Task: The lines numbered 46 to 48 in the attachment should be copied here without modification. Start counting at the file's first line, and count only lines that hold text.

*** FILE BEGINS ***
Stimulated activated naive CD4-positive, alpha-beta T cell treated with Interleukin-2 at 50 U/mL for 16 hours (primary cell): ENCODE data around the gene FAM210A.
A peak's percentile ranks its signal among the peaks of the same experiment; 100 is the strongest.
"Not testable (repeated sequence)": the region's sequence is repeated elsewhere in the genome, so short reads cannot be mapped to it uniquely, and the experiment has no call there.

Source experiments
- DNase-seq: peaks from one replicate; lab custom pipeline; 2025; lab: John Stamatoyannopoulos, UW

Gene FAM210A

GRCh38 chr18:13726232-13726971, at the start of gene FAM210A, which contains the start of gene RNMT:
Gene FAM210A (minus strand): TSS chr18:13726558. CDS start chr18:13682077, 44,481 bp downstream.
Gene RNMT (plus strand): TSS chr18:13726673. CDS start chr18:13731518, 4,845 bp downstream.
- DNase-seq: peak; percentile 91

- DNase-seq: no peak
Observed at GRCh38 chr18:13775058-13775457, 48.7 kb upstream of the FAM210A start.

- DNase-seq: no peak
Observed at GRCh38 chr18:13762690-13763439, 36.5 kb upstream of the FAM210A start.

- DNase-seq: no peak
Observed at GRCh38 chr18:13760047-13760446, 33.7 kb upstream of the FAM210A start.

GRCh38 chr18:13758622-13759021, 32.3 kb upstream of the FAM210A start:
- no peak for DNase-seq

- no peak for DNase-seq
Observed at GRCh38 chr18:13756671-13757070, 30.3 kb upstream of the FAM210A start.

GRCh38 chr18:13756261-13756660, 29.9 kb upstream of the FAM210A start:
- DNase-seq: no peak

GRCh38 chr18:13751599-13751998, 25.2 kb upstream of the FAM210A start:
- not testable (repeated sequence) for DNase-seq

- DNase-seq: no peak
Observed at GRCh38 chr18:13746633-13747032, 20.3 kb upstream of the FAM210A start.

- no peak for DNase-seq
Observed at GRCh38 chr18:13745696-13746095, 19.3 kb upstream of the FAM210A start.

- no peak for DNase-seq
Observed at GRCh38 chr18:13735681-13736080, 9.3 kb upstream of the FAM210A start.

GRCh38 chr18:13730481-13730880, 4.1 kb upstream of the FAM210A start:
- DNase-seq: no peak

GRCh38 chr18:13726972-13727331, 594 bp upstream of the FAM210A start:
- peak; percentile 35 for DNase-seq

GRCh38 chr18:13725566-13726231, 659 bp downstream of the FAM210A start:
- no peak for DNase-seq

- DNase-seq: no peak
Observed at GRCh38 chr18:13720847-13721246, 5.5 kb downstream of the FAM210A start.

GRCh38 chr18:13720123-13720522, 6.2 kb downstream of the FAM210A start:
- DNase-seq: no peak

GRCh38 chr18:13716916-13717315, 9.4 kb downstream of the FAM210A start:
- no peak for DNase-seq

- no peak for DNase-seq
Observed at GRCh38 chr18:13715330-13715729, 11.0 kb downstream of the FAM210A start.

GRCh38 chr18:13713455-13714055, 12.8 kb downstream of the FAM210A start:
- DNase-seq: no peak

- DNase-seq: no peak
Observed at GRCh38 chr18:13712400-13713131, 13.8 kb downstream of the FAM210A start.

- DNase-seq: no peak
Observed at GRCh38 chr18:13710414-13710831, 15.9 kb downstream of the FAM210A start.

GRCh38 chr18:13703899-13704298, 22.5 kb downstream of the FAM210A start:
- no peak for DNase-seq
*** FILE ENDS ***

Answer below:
- DNase-seq: no peak

- DNase-seq: no peak
Observed at GRCh38 chr18:13712400-13713131, 13.8 kb downstream of the FAM210A start.